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The Knog Blinder Mob Kid Grid Front Light is a strong example of a simple-to-use and high quality commuting light. It also has impressive battery life and a decent light output, which is always appreciated.
I have been using Knog's Blinder Mob Mr Chips for around a year and I was excited to try out the Blinder Mob Kid Grid, which offers roughly the same performance but with a 90-degree beam rather than 120.
So first off, attachment to the bike is taken care of with a rubber strap and aluminium buckle. It remove the need for an additional mount, which in my opinion is often just one more thing to break on a light. The rubber used is of a high quality and keeps everything in place well even on particularly rough terrain. The aluminium buckle is also well made and holds everything securely. The light comes with three different sizes of strap so is suitable for all handlebar sizes. I even managed to use it on aero bars without an issue.
It pumps out 80 lumens, which is more than enough for visibility, although I would use something a bit more powerful if I needed to light my way rather than just be seen. It has five different sequences – steady high, steady low, strobe, fancy flash, and eco flash. I tended to use it on eco flash, which was still good enough lighting for what I needed commuting in London.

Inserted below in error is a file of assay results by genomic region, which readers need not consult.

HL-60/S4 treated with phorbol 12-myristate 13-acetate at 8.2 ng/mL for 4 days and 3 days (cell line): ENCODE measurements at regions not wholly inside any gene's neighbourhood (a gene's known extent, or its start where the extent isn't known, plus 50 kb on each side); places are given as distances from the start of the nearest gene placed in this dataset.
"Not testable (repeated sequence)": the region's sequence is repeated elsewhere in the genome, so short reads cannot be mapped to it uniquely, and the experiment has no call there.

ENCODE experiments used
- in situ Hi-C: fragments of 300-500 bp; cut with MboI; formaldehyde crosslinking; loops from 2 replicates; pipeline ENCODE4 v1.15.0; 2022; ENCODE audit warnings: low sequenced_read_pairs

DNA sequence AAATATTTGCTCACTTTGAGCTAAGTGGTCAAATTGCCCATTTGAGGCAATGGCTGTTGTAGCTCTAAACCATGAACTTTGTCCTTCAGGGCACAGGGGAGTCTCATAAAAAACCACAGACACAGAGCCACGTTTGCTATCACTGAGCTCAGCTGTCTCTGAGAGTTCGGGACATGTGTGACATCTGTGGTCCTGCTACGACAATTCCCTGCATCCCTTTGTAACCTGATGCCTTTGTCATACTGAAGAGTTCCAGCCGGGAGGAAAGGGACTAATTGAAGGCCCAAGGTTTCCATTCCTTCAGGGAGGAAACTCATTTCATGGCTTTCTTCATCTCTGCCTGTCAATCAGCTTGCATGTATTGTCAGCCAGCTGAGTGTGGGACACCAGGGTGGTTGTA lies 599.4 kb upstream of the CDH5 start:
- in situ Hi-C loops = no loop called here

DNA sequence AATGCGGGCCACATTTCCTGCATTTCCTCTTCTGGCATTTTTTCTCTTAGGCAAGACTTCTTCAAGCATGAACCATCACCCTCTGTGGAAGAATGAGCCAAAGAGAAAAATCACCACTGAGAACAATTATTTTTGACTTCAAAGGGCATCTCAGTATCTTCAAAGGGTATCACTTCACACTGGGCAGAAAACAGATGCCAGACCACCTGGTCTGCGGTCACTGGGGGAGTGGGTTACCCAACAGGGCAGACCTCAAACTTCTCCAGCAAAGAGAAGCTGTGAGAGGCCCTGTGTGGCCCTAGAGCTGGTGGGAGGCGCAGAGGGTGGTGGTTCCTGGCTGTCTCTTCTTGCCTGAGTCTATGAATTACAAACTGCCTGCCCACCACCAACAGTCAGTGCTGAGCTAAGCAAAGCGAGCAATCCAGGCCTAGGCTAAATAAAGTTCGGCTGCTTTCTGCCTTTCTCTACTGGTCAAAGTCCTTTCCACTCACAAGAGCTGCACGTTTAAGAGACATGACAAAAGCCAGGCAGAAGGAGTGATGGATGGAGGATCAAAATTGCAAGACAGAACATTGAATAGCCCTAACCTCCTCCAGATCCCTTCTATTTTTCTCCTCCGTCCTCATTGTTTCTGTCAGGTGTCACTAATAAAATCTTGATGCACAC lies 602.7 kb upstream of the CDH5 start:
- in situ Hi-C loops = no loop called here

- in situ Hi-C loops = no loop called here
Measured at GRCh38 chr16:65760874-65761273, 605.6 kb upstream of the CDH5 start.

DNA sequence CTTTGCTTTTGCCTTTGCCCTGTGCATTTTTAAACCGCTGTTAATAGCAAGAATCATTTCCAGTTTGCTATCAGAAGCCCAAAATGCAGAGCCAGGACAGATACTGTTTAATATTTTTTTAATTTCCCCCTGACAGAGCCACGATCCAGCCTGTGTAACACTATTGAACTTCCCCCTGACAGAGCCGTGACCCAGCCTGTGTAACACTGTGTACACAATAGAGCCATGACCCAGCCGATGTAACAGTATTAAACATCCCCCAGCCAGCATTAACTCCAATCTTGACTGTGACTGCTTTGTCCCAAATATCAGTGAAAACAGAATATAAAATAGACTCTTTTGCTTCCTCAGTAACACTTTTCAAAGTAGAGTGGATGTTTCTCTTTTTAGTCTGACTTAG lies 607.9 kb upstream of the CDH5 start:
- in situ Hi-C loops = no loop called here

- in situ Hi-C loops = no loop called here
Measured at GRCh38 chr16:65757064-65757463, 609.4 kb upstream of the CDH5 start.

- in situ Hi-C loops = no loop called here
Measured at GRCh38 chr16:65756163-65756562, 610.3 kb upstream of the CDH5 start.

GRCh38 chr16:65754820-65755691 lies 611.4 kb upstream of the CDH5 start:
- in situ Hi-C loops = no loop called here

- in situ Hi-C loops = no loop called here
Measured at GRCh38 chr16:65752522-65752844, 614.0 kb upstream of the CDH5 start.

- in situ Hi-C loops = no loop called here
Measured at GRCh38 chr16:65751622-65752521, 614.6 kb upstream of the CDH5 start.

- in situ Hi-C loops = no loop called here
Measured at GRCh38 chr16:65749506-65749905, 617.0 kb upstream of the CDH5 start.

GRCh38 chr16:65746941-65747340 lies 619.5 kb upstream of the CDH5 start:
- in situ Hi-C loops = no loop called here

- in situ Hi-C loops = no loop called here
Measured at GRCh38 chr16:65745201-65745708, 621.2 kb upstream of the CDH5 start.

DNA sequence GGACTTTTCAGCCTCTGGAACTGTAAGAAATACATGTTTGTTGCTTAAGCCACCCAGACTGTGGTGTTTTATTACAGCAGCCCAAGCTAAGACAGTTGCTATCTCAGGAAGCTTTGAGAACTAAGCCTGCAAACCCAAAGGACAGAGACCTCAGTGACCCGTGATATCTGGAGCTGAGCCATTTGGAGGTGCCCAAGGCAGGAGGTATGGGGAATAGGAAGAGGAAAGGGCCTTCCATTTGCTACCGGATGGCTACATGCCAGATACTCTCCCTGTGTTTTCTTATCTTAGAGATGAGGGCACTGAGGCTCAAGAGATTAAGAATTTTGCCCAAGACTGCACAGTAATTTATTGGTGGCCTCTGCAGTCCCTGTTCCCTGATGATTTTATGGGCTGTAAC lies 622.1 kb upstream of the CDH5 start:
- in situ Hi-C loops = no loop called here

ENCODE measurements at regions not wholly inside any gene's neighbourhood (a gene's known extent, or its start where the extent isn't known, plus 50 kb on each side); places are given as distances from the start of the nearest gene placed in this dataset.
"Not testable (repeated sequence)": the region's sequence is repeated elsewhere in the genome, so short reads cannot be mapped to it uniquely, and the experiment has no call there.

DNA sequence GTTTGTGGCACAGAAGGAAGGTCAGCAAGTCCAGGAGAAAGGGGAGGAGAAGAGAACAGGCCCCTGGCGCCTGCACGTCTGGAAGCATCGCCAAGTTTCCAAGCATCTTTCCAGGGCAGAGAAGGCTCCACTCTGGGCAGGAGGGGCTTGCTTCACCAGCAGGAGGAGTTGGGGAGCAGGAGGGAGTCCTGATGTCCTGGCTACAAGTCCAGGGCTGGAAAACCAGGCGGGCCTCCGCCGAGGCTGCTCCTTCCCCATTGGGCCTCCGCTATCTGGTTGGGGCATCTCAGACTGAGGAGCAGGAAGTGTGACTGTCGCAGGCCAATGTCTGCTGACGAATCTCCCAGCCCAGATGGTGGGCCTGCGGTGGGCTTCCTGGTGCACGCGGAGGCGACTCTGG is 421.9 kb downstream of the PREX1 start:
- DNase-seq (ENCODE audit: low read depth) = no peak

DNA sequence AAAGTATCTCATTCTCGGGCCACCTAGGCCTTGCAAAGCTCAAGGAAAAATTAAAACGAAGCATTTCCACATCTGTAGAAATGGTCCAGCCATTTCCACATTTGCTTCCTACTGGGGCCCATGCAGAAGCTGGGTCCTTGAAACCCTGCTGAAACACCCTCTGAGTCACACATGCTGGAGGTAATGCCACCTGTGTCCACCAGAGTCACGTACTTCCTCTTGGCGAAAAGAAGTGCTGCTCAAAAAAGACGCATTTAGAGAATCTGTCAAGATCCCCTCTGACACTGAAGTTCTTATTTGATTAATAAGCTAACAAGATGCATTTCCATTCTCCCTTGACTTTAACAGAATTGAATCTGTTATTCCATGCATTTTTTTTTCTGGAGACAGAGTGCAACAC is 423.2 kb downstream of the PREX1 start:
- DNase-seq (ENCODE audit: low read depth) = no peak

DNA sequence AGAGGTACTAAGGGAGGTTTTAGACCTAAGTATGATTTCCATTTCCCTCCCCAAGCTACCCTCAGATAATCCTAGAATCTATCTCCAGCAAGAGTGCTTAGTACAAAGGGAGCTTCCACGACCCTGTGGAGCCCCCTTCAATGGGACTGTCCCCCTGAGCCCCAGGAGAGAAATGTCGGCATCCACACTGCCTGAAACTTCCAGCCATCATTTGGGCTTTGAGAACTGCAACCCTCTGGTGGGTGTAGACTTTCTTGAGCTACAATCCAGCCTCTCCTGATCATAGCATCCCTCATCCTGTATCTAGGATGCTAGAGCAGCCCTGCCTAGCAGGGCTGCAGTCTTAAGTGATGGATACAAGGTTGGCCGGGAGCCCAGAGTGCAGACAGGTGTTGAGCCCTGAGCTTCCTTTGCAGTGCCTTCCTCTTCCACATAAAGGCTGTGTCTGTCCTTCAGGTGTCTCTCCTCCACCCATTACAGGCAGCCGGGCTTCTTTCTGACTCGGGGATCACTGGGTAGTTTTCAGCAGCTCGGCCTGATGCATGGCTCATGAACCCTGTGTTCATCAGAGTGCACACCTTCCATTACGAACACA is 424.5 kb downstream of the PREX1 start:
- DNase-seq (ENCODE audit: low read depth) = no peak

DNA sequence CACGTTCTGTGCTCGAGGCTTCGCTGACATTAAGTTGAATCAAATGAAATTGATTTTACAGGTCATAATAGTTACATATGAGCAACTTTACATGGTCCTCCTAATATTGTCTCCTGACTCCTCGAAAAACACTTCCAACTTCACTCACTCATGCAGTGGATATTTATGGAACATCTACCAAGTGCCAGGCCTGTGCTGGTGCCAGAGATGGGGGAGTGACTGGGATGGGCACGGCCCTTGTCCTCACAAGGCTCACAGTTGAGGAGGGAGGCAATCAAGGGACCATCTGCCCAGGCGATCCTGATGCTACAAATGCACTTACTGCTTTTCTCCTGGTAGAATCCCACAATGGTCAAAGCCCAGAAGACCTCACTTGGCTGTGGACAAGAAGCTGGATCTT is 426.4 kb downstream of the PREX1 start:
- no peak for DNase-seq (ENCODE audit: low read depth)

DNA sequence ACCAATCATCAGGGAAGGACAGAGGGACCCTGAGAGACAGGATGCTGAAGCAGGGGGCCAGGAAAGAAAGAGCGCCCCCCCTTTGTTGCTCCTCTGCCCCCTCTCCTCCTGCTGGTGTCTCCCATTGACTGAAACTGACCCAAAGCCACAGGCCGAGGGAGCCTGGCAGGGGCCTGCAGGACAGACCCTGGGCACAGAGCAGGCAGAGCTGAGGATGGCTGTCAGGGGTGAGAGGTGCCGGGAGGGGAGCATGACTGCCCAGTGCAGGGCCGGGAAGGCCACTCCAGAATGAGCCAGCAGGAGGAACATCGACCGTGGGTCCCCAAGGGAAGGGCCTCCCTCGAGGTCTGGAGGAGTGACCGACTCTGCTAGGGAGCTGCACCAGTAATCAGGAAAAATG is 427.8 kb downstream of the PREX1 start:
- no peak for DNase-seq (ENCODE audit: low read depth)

Lighting comes from 16 embedded LEDs on a reflective background, which seems to be a well-thought-out design. As mentioned earlier, it only has a 90-degree spread compared to the 120 of the Mr Chips, but still seemed effective enough to make me visible.
The light is operated with a single button on top of the unit; hold it for 0.75 seconds to turn it on/off by, and change the sequences with a shorter press. Next to this button is a small LED that signifies whether the light needs charging or how charged it is through the charging cycle.
Battery life is very much dependent on the sequencing being used, with Knog's claimed battery lives being roughly accurate: steady high 3.2 hours, steady low 6.6 hours, strobe 5.6 hours, fancy flash 8.2 hours, eco flash 59 hours. I tested on all, but my preference was eco flash, which saw me charging about once every two weeks.
Charging is done through the USB attached to the light itself, meaning there is no need for additional leads. You need to make sure you wipe it down before charging as it can get wet and dirty, but this is a minor inconvenience considering the hassle is prevents. It is also worth noting that the light is fully waterproof and dustproof (I used it in some atrocious weather with no issues at all) so this wipe down is purely to avoid getting water/dirt in a USB port.
The RPP of £37.99 is about the price I would expect to pay for a high quality and innovative light like this. It is also only 37g, so it doesn't add much to the weight of any bike.
Overall, I was really impressed with this light. It may not have the 180-degree beam angle of the Mr Chips, but it is still a strong performer that does everything I needed. It is also well made and survived some truly biblical weather, so it can just be left on until it needs charging – which isn't that often.